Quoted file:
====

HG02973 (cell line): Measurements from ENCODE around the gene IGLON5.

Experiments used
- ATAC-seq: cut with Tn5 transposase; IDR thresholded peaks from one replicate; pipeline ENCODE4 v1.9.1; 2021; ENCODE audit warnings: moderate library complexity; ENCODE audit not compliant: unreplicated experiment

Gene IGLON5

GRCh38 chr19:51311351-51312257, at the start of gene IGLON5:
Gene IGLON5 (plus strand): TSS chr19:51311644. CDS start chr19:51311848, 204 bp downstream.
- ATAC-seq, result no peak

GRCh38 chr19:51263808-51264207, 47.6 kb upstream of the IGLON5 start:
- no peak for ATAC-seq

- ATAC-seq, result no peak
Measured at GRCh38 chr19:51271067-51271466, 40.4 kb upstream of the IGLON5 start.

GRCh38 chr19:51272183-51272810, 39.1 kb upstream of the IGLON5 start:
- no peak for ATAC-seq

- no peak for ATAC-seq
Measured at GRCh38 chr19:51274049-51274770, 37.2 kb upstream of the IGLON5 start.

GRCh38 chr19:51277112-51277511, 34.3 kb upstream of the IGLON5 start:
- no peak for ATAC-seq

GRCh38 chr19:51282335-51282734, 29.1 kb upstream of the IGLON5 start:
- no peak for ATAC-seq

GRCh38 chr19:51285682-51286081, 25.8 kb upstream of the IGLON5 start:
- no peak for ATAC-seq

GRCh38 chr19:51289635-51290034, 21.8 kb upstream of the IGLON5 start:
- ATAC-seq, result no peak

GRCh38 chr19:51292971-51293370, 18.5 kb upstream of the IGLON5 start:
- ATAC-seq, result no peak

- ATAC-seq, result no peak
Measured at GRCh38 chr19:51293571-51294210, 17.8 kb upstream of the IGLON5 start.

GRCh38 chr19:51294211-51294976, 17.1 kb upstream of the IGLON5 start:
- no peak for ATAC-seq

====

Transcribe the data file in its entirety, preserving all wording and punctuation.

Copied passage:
HG02973 (cell line): Measurements from ENCODE around the gene IGLON5.

Experiments used
- ATAC-seq: cut with Tn5 transposase; IDR thresholded peaks from one replicate; pipeline ENCODE4 v1.9.1; 2021; ENCODE audit warnings: moderate library complexity; ENCODE audit not compliant: unreplicated experiment

Gene IGLON5

GRCh38 chr19:51311351-51312257, at the start of gene IGLON5:
Gene IGLON5 (plus strand): TSS chr19:51311644. CDS start chr19:51311848, 204 bp downstream.
- ATAC-seq, result no peak

GRCh38 chr19:51263808-51264207, 47.6 kb upstream of the IGLON5 start:
- no peak for ATAC-seq

- ATAC-seq, result no peak
Measured at GRCh38 chr19:51271067-51271466, 40.4 kb upstream of the IGLON5 start.

GRCh38 chr19:51272183-51272810, 39.1 kb upstream of the IGLON5 start:
- no peak for ATAC-seq

- no peak for ATAC-seq
Measured at GRCh38 chr19:51274049-51274770, 37.2 kb upstream of the IGLON5 start.

GRCh38 chr19:51277112-51277511, 34.3 kb upstream of the IGLON5 start:
- no peak for ATAC-seq

GRCh38 chr19:51282335-51282734, 29.1 kb upstream of the IGLON5 start:
- no peak for ATAC-seq

GRCh38 chr19:51285682-51286081, 25.8 kb upstream of the IGLON5 start:
- no peak for ATAC-seq

GRCh38 chr19:51289635-51290034, 21.8 kb upstream of the IGLON5 start:
- ATAC-seq, result no peak

GRCh38 chr19:51292971-51293370, 18.5 kb upstream of the IGLON5 start:
- ATAC-seq, result no peak

- ATAC-seq, result no peak
Measured at GRCh38 chr19:51293571-51294210, 17.8 kb upstream of the IGLON5 start.

GRCh38 chr19:51294211-51294976, 17.1 kb upstream of the IGLON5 start:
- no peak for ATAC-seq